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Is technology a threat to security?

The boundary between the commercial and military worlds is blurring. Should we be concerned?

Next month, the world’s defence industry will congregate in London at the bi-annual Defence & Security Equipment International (DSEI) exhibition and conference. A key theme of the event will be how new technology from sectors outside its traditional exhibitor-base are transferable to defence and security.

Much like the commercial world, defence is changing and the development of high tech weaponry is having a significant impact on the industries supplying those weapons, as well as how future conflicts may be fought.

As we have seen with the collapse of barriers between the digital and physical realms in the commercial world, so what is being defined as the Fourth Industrial Revolution is promising to transform military technology and, in its widest context, international security.

Natural resources are key strategic industries, but oil and gas have been joined by ‘rare earth’ minerals – critical for computing, sensors and energy storage. Over time, those natural resources critical to strategic industries will change further.

With more commercial and military value embedded in the technology sector, rare earth materials will be deemed ‘critical’ in terms of national security and subject to political as much as commercial forces.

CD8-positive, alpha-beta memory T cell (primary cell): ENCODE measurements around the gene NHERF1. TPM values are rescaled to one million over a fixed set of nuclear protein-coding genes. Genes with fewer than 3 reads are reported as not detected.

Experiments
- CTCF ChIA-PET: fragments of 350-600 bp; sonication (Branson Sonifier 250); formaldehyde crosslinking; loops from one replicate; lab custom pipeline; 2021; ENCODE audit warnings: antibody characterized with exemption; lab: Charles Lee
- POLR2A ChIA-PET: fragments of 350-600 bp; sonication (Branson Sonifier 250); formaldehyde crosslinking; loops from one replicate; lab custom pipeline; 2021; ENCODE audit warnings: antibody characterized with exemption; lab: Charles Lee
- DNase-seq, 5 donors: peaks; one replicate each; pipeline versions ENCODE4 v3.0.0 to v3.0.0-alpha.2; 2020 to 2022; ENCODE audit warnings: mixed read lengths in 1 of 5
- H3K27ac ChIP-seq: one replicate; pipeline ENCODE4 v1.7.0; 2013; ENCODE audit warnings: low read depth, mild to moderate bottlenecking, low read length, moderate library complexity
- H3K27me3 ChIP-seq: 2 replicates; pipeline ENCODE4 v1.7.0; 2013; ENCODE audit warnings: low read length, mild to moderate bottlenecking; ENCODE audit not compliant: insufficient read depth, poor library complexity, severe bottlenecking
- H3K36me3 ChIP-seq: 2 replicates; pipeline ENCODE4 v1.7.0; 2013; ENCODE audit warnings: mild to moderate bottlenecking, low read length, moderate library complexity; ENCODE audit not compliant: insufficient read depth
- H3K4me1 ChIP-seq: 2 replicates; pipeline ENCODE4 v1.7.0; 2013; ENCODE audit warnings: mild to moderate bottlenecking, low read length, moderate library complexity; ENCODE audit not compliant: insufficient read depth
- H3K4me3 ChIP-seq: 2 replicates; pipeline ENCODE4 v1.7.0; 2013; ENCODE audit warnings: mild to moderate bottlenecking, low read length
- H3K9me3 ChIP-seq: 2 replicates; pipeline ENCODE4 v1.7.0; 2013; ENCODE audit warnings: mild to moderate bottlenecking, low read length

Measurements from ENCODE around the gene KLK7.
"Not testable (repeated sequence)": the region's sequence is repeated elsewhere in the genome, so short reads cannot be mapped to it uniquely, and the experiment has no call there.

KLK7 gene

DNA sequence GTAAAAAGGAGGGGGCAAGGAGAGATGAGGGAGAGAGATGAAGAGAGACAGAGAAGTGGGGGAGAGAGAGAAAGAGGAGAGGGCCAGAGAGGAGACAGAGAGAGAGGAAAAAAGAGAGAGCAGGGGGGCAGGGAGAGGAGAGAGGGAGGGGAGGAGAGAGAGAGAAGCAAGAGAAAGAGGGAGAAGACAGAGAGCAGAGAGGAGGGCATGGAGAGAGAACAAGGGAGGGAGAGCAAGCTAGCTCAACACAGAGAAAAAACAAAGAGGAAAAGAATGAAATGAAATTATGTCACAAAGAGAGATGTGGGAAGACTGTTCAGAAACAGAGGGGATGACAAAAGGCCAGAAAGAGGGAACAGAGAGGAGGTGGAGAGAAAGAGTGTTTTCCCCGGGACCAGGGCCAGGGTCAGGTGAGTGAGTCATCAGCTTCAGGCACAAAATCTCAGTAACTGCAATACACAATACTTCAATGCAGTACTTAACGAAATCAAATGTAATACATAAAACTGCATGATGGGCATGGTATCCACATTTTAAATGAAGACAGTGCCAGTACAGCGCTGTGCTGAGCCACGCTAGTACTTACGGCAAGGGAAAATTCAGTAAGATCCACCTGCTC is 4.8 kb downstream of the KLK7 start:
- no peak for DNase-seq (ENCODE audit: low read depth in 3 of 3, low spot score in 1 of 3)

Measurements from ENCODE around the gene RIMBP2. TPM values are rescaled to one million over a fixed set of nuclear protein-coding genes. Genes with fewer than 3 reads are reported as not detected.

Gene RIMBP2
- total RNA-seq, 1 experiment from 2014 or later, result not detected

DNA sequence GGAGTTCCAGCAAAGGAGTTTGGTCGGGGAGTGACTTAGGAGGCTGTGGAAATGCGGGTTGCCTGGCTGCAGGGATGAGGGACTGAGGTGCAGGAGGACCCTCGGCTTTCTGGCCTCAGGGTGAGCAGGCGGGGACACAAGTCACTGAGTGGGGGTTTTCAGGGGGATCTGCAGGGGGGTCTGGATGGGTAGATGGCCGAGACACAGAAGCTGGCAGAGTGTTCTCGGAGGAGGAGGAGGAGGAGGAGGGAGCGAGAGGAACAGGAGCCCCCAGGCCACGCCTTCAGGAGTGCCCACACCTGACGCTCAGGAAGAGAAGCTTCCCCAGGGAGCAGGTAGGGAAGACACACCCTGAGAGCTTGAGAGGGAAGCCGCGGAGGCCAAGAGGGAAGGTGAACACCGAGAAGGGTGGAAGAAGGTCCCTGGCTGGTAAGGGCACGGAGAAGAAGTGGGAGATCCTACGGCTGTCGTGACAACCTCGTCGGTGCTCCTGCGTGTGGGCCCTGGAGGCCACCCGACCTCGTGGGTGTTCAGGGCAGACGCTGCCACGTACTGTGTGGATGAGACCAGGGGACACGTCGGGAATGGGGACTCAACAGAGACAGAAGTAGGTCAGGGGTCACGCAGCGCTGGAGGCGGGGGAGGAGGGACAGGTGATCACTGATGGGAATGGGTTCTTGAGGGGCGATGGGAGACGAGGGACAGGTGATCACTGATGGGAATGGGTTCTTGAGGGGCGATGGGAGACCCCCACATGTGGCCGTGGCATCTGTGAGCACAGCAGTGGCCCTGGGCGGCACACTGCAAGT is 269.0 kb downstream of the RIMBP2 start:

While the military is alive to the abilities of robotics, artificial intelligence and machine learning and increasingly aware of the impact of cyber warfare, is this growing reliance on technology a good thing?

Those operating increasingly lethal weapons often do so remotely. The speed at which machines can now make decisions will challenge the military’s ability to cope and demand a new relationship between man and machine. Meanwhile, new capabilities in areas like artificial intelligence or in cyber-space could encourage more risk-taking and aggressive behaviour.

In this technological ‘arms race’, it is much harder for states to control the spread of technology and advanced weaponry – the international community is currently struggling to debate the ethical and practical issues associated with developing lethal autonomous weapons systems

technologies and many more non-state actors are now able to access and use technology.

Whatever the future holds, there is a need for fresh thinking about the implications of the Fourth Industrial Revolution on both defence and international security.

Neil Tyler

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